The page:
In 1947 the finding that Black children preferred white dolls to Black ones was put down to the effects of segregated schooling. Toni Sturdivant’s study, however, suggests that the root of the problem isn’t so much what kind of schools children attend as the messages they absorb from a culture pervaded by racism. Her findings also raise questions about the idea that the self-esteem of children who differ from the cultural prototype—Black and brown children, children with disabilities, gender non-conforming children—is automatically enhanced by giving them toys which look like them, and which they will therefore (it’s assumed) identify positively with. This diversification may be a necessary part of trying to create a more equal world, but on its own it clearly isn’t sufficient: it doesn’t override all the other messages kids are getting about what, and who, their society values.
Stripping Mr Potato Head of his gendered title (while leaving him his hat, his moustache and his handbag-toting wife) will not override those messages either. It’s ridiculous to present this as striking a blow for equality and inclusiveness, or enabling children to ‘be their authentic selves outside the pressure of traditional gender norms’ (has the GLAAD spokesperson who wrote those words ever looked at Mr and Mrs Potato Head?) And it’s even more ridiculous to suggest, as some conservative commentators appeared to be doing, that a gender-neutral Potato Head will somehow mislead children about the nature of reality. If that were in any way a reasonable concern then the toy should surely have been banned years ago for blurring the natural distinction between humans and root vegetables.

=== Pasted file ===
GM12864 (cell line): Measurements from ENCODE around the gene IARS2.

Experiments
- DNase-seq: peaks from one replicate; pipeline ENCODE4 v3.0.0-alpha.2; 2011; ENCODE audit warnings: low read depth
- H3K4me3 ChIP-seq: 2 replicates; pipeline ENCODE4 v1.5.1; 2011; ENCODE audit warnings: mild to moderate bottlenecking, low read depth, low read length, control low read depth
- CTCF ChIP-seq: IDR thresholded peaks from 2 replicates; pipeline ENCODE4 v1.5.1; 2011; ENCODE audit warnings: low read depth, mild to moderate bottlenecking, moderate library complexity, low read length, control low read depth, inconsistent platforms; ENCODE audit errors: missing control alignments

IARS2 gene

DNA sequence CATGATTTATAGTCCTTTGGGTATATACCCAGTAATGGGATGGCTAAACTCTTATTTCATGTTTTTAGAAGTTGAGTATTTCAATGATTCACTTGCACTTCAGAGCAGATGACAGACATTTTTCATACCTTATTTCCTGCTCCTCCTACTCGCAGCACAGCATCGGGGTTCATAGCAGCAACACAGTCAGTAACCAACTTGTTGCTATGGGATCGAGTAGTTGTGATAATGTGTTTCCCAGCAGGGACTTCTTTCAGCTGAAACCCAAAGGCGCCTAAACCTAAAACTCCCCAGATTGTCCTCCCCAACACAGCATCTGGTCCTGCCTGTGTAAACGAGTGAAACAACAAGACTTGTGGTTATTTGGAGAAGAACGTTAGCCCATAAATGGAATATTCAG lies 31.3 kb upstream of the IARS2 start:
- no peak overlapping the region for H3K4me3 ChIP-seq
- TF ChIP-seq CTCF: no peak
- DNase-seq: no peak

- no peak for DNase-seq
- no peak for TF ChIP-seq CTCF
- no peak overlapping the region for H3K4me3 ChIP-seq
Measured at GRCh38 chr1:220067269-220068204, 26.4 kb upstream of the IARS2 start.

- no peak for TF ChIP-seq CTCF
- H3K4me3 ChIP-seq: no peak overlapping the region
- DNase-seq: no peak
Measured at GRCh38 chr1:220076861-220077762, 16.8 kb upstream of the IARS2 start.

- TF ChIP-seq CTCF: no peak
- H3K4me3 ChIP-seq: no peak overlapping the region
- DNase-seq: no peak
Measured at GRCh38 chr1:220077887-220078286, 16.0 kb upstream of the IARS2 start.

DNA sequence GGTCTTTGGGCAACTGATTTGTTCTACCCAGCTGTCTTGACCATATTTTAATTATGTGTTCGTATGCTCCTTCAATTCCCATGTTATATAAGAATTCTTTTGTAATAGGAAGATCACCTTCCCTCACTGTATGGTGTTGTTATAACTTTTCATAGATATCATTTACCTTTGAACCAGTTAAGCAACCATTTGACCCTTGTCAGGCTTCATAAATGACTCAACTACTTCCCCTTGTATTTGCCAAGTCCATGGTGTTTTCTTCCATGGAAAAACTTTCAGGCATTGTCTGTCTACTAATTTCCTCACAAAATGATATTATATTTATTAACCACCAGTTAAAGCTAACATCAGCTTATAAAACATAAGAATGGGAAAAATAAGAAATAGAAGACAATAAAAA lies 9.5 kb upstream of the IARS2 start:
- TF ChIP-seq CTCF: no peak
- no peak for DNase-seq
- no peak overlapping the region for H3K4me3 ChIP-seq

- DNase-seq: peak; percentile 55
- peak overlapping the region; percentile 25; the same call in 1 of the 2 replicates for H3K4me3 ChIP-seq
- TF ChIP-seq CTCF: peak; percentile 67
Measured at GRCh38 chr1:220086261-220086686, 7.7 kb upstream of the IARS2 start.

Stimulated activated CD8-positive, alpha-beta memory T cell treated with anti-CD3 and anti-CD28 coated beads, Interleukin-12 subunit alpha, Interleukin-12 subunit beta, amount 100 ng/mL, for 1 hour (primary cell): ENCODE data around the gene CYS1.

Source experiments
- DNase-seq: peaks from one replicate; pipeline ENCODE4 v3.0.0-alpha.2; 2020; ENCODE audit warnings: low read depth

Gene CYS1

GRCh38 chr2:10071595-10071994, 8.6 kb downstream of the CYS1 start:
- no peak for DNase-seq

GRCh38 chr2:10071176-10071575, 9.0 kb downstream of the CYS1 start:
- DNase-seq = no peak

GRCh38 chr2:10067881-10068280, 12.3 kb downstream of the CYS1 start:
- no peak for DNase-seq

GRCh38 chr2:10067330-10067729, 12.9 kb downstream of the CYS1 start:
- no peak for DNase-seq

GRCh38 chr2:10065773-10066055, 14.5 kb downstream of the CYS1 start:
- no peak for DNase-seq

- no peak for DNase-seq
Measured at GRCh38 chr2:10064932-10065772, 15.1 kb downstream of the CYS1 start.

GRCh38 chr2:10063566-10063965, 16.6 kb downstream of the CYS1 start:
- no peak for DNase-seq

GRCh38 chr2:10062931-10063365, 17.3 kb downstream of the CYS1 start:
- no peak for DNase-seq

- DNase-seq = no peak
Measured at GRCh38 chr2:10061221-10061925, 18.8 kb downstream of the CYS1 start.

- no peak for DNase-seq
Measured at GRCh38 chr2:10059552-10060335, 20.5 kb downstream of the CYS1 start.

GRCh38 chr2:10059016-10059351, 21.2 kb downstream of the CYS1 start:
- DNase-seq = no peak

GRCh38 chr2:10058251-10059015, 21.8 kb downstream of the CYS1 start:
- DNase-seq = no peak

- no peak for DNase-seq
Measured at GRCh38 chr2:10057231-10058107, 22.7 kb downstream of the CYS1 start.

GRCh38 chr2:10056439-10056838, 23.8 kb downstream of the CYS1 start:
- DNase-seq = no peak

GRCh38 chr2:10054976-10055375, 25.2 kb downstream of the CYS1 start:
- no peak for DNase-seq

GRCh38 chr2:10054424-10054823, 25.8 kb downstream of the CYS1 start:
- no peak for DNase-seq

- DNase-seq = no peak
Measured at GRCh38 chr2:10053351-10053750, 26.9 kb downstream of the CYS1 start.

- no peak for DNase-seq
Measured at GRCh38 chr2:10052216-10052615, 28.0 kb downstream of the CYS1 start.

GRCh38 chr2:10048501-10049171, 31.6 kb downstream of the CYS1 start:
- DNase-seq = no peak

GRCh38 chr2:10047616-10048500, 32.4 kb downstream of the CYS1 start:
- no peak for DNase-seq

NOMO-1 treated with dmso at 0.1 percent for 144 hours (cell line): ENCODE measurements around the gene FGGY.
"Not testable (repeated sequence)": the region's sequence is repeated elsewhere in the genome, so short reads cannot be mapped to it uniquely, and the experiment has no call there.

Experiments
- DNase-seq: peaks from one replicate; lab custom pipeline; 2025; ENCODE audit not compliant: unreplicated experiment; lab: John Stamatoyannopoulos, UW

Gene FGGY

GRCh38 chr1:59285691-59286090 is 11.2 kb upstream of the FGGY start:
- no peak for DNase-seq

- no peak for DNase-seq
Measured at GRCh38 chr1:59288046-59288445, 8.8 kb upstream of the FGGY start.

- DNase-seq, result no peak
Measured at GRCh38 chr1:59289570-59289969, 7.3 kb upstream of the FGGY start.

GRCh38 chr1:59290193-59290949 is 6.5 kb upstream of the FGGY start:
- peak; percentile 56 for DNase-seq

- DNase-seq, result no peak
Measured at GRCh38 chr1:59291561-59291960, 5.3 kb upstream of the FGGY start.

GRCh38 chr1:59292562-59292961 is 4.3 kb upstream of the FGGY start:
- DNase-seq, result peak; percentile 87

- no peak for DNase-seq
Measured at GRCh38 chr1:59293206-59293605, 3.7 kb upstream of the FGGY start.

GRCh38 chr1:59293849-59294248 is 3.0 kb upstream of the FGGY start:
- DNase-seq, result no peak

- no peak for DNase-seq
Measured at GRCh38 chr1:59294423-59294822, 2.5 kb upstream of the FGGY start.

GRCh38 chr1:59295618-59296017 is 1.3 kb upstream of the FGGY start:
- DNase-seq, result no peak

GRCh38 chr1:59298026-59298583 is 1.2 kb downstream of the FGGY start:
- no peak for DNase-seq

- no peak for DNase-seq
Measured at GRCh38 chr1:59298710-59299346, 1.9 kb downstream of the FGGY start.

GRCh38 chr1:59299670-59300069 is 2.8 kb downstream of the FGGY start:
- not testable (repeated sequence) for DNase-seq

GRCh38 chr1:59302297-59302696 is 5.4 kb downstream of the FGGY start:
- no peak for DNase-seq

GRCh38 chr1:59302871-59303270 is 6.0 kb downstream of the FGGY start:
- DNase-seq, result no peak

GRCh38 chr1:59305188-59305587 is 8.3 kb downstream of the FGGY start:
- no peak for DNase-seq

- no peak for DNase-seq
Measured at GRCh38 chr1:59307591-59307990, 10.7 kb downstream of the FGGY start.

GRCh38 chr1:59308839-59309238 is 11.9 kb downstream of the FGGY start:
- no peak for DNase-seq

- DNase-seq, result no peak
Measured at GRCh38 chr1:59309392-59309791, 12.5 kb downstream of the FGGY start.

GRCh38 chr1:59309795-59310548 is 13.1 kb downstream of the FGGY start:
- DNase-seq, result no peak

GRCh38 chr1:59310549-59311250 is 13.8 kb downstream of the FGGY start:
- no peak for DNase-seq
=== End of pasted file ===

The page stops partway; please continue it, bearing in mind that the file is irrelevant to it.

This is what happens when the goodness or badness of of gender-neutral/inclusive language becomes a tribal article of faith instead of a question to be assessed on its merits, which will vary with the context and the case. People talk embarrassing nonsense, and the result is to create an even more hospitable climate for cynical PR stunts like Hasbro’s.